Haikasoru

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ISBN: 978-1-4215-3441-1

A PRIVATE MISSION TO THE MOON IS ONE WOMAN'S DESTINY

Synopsis

The year is 2025 and Gotoba General Construction—a firm that has built structures to survive the Antarctic and the Sahara—has received its most daunting challenge yet. Sennosuke Touenji, the chairman of one of the world's largest leisure conglomerates, wants a moon base fit for civilian use, and he wants his granddaughter Taé to be his eyes and ears on the harsh lunar surface. Taé and Gotoba engineer Aomine head to the moon where adventure, trouble, and perhaps romance await.

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Issui Ogawa is known as one of Japan's premier SF writers. His 1996 debut, First a Letter from Popular Palace, won the Shueisha JUMP Novel Grand Prix. The Next Continent (2003, Haikasoru 2010) garnered the 35th Seiun Prize. A collection of his short stories won the 2005 Best SF Poll, and The Drifting Man, included in that collection, was awarded the 37th Seiun Prize for domestic short stories. Other works include Land of Resurrection, Free Lunch Era, and The Lord of the Sands of Time (Haikasoru 2009). Ogawa is a principal member of the Space Authors Club.

ISSUI OGAWA

Excerpt

The evening meal was punctually observed. In fact, this was the only part of the schedule that was. Like clockwork, the five Chinese strictly adhered to the two-hour meal period, but there was no private time afterward. The five crew members never observed the scheduled start of the sleep period at 22:00. Instead of private time, they worked late into the night on facility repairs, harvesting the experiments in the White Tiger module and preparing for the next day’s tasks. Once, around 4:00 a.m., Sohya woke to use the toilet and heard the animated voices of Peng and Cui coming from the White Tiger module, audible over the round-the-clock basso profundo hum of fans that pervaded the base. It sounded more like an argument than a discussion.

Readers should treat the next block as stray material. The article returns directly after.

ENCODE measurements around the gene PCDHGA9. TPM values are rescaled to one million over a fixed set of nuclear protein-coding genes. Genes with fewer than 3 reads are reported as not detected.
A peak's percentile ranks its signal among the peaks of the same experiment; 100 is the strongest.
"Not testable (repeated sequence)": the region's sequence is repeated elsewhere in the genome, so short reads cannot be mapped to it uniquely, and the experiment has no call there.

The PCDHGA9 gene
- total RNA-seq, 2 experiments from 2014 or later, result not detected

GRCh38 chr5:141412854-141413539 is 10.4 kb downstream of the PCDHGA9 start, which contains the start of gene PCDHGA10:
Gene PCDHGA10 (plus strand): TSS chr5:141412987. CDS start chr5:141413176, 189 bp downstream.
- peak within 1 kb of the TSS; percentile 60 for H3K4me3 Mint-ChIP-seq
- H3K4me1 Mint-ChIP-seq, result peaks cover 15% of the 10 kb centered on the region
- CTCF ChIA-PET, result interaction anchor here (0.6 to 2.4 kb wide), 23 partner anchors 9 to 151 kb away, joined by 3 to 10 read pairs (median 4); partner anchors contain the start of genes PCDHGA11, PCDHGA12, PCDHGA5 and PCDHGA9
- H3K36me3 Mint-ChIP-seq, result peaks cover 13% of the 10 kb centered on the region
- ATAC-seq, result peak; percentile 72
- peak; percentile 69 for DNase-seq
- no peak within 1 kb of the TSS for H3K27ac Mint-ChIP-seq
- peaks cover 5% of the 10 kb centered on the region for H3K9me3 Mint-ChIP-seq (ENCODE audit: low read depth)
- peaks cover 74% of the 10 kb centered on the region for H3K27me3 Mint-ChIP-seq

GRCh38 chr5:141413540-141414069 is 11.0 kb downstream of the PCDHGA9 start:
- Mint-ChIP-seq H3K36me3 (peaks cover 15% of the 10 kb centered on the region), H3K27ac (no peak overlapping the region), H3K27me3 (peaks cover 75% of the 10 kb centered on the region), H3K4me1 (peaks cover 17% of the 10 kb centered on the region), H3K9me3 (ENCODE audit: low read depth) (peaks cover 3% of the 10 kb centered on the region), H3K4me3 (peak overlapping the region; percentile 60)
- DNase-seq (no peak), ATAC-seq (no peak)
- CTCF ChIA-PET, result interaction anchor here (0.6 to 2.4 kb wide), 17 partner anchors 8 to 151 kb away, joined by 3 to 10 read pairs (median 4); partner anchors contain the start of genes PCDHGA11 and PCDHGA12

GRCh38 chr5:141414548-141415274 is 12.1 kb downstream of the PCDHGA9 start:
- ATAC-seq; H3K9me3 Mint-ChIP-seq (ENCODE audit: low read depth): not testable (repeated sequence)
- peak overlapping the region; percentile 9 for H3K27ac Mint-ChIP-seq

And after every task was completed, there was communication with Beijing Flight Control. Cui had constantly checked his wearcom during that first day’s tour―not only to monitor the time, but to send text updates to Beijing. His refusal to do updates via voice link reflected his irritation with having to do it at all. This was not hard to understand. It was his duty to contact Control even when he visited the toilet.

Yet there were times when Cui set aside his usual dour mood. One evening after dinner, Ma suggested they watch a movie together, and Cui revealed another side to his personality.

The movie was not streamed from Earth. Ma had carried it with him on a memory card. It was not the kind of entertainment Beijing would have transmitted via one of their communications satellites; it was an erotic comedy from Hong Kong. Taé averted her face in confusion. Sohya was embarrassed for her, but Cui paid no attention. For a short time, he became a different person, exploding with laughter throughout the film. Still, the rest of the time he remained difficult to approach, while Commander Peng and Jiang were easy to deal with.

After several days, the reason for the irregular scheduling suddenly dawned on Sohya.
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